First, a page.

Katrina and Her Waves

Five years ago this weekend found Mr. X and I stuck in a little CR-V with two cats, a litter box and our most precious worldly possessions stuck in traffic in Houston on a very hot day.

Six hours earlier we had left our home in New Orleans, bound for Mr. X’s parents’ house west of Houston, not knowing what the future would bring.   As we were leaving town, we listened to C-Ray being interviewed on WWL -I distinctly remember his talking about how Katrina was like a storm on steroids due to the warm waters in the Gulf.  I probably snorted at the obviousness of this statement and the total lack of awareness by C-Ray at the obviousness of the statement.  By the time contraflow had kicked in and most people were getting themselves out of harm’s way, we were ensconced in a Mexican restaurant in BFE nowheres-ville Texas downing margaritas.  They were not celebratory.

The rest of our Katrina story is actually pretty boring – although, Mr. X did get to play commando loading handguns going back in nine days after the storm via the Causeway with my boss to check on our house and my firm’s office.  Our house was undamaged, if only by the grace of the levee on the other side of the canal being a little weaker.  We had no looting or other problems. We even managed to save our fridge, which was a very big deal since after the storm, new fridges were taking four months to come in.  Four MONTHS.

Still, Katrina changed our lives dramatically.  We moved out of New Orleans for good two months after the storm.  We had been thinking about moving before Katrina, but the storm turned our vague discussions into action plans.  I was tired of living in fear six months out of the year and the city, even our relatively undamaged portion, was going to take a very long time to recover.

You would think that ours was a Katrina success story, and in many ways it was.  Mr. X quickly found a new job in a new city and we determined that I could continue working at my jobin our new city.  We were able to sell our house not three months after the storm, which was virtually unheard of at the time.  We were able to get a moving company to come in from Dallas and move us.  We were able to extricate ourselves with the least amount of effort imaginable.  Yet, Katrina marked the beginning of a tough five years for us.  It was as if the storm was the opening salvo in a barrage of bad luck and adversity that we have only just now been able to emerge from.  I speak, of course, of our infertility journey and subsequent multiple miscarriages.   We had started our conception journey three months before the storm and of course, nothing had happened.  By January 2006, I knew that something was right and, in our new city, began the first of many infertility workups that would lead to our diagnoses (blocked tubes for me, low count for him) and treatment (IUIs, IVFs, FETs, you name it, we did it!).   All of this effort and heartbreak culminated in Rex, who arrived four years, ten months and about 11 days after we first decided that it was time to become parents.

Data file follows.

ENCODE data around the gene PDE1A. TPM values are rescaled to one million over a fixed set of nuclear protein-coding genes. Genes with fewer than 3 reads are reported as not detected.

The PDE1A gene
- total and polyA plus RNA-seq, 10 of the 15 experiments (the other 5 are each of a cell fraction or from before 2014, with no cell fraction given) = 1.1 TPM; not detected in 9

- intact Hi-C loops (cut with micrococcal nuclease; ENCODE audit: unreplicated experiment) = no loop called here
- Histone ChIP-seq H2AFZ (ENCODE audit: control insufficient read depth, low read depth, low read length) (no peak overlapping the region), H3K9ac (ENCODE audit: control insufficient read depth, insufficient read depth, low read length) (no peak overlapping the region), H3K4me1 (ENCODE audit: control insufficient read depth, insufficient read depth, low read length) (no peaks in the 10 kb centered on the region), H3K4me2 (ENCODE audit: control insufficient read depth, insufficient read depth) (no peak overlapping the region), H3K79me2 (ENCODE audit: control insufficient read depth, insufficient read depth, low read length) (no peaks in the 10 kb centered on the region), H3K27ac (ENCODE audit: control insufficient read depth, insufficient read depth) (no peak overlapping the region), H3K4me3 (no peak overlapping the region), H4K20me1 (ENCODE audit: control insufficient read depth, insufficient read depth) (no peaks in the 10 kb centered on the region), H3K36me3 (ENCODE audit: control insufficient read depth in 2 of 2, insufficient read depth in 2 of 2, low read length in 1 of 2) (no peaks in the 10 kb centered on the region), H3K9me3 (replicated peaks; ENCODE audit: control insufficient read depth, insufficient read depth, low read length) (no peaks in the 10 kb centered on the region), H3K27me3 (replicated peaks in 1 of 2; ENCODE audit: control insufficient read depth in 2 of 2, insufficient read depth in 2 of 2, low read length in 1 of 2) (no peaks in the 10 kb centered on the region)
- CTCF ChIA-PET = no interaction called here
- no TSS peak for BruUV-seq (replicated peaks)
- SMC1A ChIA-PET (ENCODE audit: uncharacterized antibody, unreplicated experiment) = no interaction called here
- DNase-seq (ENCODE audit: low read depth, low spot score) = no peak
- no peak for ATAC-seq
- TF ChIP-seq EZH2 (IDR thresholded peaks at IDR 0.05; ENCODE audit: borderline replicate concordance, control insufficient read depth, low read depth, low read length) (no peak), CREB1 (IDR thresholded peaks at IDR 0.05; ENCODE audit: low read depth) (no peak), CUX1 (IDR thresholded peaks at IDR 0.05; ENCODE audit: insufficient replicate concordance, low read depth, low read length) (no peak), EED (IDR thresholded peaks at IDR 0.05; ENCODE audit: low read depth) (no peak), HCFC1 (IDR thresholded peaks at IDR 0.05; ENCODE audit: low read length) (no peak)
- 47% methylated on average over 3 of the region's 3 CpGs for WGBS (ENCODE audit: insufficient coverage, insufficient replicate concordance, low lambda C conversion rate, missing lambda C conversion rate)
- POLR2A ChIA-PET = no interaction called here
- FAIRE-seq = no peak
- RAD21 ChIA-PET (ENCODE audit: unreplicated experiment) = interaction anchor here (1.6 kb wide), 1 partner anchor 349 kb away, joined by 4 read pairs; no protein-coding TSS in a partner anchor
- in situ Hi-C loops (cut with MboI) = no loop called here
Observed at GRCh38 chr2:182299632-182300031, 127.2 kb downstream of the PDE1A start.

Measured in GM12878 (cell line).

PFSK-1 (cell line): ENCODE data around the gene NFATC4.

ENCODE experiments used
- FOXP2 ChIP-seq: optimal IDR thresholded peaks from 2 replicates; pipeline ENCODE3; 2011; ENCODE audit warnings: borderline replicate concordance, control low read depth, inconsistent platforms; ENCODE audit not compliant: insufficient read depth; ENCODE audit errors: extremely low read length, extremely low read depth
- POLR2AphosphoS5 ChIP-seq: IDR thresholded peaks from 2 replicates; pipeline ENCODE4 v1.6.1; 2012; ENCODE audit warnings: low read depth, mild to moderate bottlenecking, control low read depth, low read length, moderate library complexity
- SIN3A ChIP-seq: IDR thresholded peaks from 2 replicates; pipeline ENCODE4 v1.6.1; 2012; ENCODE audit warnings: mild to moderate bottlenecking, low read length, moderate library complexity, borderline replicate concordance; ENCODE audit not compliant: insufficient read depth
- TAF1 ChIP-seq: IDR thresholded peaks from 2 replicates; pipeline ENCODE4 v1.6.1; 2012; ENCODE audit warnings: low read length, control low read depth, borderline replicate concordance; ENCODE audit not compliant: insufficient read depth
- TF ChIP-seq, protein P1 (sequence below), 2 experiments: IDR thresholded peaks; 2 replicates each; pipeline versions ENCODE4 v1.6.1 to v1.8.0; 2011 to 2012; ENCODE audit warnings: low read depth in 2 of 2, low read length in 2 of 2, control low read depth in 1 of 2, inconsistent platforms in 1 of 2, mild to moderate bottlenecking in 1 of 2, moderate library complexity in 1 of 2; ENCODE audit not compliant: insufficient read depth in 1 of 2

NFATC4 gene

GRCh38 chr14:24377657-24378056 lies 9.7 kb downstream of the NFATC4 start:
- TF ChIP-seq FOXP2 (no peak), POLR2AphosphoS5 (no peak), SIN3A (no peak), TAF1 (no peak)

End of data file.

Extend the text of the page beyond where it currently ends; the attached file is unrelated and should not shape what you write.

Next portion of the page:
Like New Orleans, we have come a long way since Katrina.  We are different, stronger and more resilient in some ways, more cautious and untrusting in others.  We had no way of knowing that bright, gorgeous Saturday morning in August when we left the city that had been our home for ten years that we never be able to fully return just like we didn’t know then how much it would take for us to realize our dream of being parents.   But, five years later, we are parents to the most beautiful gift ever conceived and our city has and continues to reinvent itself.  Perhaps, someday Rex will return to New Orleans and continue to help with the rebuilding of the city that his parents so love.

image: omnibus

4 thoughts on “Katrina and Her Waves

  1. Pingback: World Wide News Flash

  2. I’m sorry that your life changed in so many ways after that fateful day. But, I’m glad that you’ve rebounded (and based on the news reports) even better than New Orleans.

  3. Wow, what a story. I am glad things worked out in the end for you & your dh, & I hope things in New Orleans will continue to improve. My family is from the Red River Valley of the North in Manitoba & Minnesota, so we know something about flooding — but not on that sort of scale in a big urban centre.

  4. Thank you so much for posting your journey and struggles with infertility and motherhood. Your candor and humor have been helpful to me as my husband and I embark on our journey to parenthood with the burden on infertility. I read your entire history, and I look forward to learning from you, Mr X, and Rex.

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